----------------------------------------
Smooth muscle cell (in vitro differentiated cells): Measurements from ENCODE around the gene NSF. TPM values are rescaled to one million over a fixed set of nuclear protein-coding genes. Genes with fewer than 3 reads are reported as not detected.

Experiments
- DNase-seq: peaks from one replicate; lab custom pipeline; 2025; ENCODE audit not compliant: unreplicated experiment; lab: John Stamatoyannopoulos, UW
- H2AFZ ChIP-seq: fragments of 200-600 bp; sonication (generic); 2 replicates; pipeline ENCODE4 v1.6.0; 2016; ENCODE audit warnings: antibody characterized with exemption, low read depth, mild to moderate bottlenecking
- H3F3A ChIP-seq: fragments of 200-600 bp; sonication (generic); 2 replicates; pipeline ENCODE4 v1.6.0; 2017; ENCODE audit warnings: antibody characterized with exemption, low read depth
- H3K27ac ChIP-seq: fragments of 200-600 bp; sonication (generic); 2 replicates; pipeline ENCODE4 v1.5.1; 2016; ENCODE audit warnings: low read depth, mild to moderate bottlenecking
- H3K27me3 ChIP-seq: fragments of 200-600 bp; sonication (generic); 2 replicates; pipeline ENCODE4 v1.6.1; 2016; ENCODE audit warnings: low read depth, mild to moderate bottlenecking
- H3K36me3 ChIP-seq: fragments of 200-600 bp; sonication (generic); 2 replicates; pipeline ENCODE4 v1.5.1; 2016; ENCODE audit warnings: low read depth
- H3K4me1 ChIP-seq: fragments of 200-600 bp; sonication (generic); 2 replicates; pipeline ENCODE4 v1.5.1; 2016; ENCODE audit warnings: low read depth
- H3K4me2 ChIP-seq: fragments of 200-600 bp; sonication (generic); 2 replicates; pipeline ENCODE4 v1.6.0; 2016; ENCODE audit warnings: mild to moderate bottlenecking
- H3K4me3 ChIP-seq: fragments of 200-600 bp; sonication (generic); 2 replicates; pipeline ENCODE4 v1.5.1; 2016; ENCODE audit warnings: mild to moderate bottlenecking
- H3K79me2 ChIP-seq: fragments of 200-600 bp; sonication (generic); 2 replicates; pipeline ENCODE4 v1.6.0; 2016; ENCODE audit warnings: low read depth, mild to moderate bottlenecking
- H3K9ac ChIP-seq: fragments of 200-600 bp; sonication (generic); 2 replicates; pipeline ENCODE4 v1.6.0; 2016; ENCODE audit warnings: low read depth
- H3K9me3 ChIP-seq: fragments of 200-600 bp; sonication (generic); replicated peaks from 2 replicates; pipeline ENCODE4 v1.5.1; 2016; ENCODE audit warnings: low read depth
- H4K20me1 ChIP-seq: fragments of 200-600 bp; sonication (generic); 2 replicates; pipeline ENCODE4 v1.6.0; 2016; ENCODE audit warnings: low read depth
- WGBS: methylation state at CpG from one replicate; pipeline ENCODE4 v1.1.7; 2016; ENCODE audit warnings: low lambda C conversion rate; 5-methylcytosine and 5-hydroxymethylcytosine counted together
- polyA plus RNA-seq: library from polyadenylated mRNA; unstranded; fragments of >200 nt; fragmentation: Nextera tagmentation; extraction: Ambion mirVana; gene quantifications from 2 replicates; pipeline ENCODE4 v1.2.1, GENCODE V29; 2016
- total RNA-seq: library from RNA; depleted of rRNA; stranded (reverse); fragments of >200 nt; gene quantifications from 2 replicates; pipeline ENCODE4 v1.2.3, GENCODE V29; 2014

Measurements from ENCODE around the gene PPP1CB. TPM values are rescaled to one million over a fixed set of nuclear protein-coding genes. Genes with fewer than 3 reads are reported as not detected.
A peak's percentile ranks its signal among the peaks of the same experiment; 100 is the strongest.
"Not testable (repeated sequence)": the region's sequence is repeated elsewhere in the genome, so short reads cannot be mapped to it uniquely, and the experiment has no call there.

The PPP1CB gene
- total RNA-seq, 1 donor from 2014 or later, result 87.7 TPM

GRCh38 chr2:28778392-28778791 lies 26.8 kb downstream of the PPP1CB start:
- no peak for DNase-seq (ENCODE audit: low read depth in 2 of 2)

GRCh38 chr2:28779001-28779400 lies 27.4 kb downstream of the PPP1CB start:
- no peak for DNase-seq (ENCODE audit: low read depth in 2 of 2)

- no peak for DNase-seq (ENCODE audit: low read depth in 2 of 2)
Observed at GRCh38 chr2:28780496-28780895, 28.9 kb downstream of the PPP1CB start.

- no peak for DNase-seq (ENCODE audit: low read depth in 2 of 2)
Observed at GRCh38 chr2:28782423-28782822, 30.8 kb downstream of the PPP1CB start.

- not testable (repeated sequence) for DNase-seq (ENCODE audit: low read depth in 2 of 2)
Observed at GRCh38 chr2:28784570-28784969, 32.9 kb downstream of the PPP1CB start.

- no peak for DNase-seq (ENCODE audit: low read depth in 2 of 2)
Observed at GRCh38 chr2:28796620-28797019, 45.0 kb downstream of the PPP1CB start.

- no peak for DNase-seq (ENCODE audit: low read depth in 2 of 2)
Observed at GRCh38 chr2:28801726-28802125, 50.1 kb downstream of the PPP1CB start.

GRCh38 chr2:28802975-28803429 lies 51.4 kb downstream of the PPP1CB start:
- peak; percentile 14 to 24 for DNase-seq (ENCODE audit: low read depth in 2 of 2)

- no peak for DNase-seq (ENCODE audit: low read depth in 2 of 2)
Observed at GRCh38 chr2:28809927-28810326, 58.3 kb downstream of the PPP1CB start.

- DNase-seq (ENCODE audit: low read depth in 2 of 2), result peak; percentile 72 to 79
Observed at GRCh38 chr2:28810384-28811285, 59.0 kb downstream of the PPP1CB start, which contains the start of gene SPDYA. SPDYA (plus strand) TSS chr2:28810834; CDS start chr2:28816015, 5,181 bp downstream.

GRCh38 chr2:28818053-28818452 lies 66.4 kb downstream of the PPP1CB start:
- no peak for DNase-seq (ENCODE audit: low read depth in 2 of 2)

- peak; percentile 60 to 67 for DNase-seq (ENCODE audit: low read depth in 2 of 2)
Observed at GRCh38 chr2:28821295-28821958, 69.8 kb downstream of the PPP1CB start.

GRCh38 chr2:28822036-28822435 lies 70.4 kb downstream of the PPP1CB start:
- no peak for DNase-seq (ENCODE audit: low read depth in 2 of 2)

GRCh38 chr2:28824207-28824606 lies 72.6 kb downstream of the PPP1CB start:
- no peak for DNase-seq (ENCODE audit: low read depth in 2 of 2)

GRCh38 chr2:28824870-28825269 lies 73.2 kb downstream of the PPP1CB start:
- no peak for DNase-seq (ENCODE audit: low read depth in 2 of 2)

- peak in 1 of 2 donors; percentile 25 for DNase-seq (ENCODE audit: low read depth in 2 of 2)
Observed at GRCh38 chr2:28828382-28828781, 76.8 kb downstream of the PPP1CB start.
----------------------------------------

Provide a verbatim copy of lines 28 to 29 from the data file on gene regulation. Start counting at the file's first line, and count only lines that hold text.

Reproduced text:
- no peak for DNase-seq (ENCODE audit: low read depth in 2 of 2)
Observed at GRCh38 chr2:28780496-28780895, 28.9 kb downstream of the PPP1CB start.